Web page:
In IT industry we have to learn quite intensive new things. Everything changes, but in our industry, it happens much faster. Today's buzzword is forgotten tomorrow. How do we approach that? 's annoying and silly to waste time on somethings like that.
I had a Lightning Talk at 93th WrocNET meeting about learning. This blog post is a follow-up :)
I developed a tiny framework based on my experience in programming stuff. Here it is:
Below I will describe shortly each item, but you should have some overall understanding already.
I always start with "why?" Why is this particular language so special? I people do recommend it? Usually getting answers to those questions will show you where the language fits best. This is what you should expect from it :)
After you know "why?" or you saw somebody using language X you have to start with learning syntax. The syntax is like sand. Before building a castle you need to know how to make bricks. Here I usually read a tutorial provided by the authors or main-contributors.
This is very important to learn what particular language provide out of the box. Maybe serialization or encryption. Do not reinvent the wheel!. Rather use what is already provided.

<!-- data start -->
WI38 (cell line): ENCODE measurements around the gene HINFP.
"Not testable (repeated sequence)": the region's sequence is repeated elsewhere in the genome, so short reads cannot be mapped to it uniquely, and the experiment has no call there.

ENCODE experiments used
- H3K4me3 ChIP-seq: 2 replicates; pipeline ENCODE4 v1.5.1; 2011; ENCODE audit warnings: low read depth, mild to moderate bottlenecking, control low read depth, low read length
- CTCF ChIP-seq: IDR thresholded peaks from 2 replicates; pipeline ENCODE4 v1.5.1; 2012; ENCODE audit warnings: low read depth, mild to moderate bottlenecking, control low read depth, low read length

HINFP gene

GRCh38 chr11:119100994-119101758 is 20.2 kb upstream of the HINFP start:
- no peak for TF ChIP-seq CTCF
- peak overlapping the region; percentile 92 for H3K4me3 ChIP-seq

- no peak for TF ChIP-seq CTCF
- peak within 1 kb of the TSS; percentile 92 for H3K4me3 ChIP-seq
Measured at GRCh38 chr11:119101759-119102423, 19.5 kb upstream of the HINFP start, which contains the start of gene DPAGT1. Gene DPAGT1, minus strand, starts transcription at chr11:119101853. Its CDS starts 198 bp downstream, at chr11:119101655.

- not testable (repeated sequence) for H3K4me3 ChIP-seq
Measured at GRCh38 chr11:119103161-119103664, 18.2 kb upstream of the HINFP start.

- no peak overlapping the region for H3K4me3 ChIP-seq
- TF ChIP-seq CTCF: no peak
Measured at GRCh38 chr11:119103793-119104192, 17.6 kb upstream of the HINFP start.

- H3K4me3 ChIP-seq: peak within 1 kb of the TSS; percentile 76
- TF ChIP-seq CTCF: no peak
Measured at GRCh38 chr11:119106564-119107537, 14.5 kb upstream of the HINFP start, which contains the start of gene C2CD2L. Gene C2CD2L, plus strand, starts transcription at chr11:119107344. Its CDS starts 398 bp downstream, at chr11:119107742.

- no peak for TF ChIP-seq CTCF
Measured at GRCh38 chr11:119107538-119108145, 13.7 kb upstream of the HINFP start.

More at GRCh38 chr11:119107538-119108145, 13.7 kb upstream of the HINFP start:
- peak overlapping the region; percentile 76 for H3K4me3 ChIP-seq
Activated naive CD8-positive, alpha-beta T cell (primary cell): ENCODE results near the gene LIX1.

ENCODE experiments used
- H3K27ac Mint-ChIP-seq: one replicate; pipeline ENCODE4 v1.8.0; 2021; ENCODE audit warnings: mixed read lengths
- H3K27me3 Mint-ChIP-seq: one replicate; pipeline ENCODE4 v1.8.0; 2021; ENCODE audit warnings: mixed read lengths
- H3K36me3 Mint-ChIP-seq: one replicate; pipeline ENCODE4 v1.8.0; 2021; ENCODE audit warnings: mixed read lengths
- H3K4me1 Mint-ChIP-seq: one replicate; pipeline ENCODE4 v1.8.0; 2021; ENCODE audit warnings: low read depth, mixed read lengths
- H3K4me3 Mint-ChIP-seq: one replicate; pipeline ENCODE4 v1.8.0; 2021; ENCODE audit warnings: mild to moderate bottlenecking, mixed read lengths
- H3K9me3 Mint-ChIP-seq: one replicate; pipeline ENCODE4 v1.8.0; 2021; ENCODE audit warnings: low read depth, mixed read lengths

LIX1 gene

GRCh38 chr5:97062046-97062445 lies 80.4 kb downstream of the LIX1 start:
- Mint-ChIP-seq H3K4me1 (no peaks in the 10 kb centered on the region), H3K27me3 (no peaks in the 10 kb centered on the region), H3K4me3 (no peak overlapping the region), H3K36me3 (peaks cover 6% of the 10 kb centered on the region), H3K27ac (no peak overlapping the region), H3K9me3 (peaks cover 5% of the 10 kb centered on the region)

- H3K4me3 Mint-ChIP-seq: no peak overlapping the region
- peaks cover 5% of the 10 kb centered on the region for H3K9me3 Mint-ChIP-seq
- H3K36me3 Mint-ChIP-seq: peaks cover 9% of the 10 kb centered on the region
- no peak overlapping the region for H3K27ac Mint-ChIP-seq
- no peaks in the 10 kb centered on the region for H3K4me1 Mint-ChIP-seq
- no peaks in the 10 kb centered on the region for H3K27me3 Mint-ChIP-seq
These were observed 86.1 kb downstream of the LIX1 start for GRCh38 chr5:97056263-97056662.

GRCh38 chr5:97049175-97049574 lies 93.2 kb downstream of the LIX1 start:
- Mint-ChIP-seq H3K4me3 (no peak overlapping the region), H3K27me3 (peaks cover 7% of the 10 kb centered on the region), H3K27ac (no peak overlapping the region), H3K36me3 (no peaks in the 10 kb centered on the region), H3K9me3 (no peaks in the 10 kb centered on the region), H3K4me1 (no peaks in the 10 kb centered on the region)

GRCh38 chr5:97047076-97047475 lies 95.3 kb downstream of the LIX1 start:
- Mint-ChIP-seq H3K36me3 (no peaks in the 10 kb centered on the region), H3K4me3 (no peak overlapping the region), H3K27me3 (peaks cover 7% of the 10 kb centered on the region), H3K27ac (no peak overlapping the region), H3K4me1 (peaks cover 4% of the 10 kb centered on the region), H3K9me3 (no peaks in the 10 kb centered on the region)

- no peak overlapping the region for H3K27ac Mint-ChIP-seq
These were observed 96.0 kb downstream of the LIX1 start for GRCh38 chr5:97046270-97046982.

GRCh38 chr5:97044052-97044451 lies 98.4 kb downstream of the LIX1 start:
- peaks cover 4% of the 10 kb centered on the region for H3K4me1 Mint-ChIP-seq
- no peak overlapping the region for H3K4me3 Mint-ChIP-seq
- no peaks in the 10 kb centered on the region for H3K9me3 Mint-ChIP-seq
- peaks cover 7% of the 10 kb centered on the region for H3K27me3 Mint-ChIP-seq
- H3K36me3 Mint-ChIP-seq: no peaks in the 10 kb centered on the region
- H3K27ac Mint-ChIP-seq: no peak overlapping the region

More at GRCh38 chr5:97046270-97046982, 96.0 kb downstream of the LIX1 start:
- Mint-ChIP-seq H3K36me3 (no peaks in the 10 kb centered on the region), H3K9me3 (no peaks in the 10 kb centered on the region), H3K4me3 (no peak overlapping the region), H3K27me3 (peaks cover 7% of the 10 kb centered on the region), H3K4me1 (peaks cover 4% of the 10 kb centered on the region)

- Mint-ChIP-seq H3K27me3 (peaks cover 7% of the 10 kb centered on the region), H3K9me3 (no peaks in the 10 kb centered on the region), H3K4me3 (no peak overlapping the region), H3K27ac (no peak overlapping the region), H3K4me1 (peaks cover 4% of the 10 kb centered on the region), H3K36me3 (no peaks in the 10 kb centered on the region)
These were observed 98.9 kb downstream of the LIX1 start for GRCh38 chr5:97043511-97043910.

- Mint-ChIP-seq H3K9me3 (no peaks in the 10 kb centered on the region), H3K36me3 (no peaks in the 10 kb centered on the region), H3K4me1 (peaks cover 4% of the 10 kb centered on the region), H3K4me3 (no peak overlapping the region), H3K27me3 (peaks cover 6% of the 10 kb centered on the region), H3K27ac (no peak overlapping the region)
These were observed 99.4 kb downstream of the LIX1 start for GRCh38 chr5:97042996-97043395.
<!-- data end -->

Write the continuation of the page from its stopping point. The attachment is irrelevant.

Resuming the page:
I find my self quite often in situations where I waste time adjusting my tools to new stuff. Regarding languages, I try to use the same editors, build pipelines etc. The interesting part is that all worth seeing languages have recommended tooling. The work is just to find out what is blog post describing it. Pretty much goes for external libraries, test and deployment tools.
Next are the best practices. This will give you some blueprints how are a thing done "here". What language patterns are preferred and why. How to do versioning. How to write useful comments and tests. ETC :)
After you have some understanding about the syntax, framework and best practices it's time to read some great poetry in your new language. Absorb it all the time. I will summarise it: Learn from the best or die like the rest.
This one is easy. Theory happens at the university, practice happens in production. In order to master anything you need to practice. Make 5-10 pet projects. Learn new concepts in the language. Play with it.... and share the results :)
Community is very often undervalued. Many of us are introverts. We do not socialize :) And due to that, we miss a lot... Meeting other developers using the same language can give you ** non-verbal information**. You will not read about that in blogs or mailing lists. You have to attend and smell it.
You are a blue belt now. To master the language even further you should share your skills with others and seek feedback. In addition teaching others enable you to see their mistakes - maybe you make the same mistakes without noticing it?
As you are reading this you should have a strategy in your head how to learn things :)comments powered by Disqus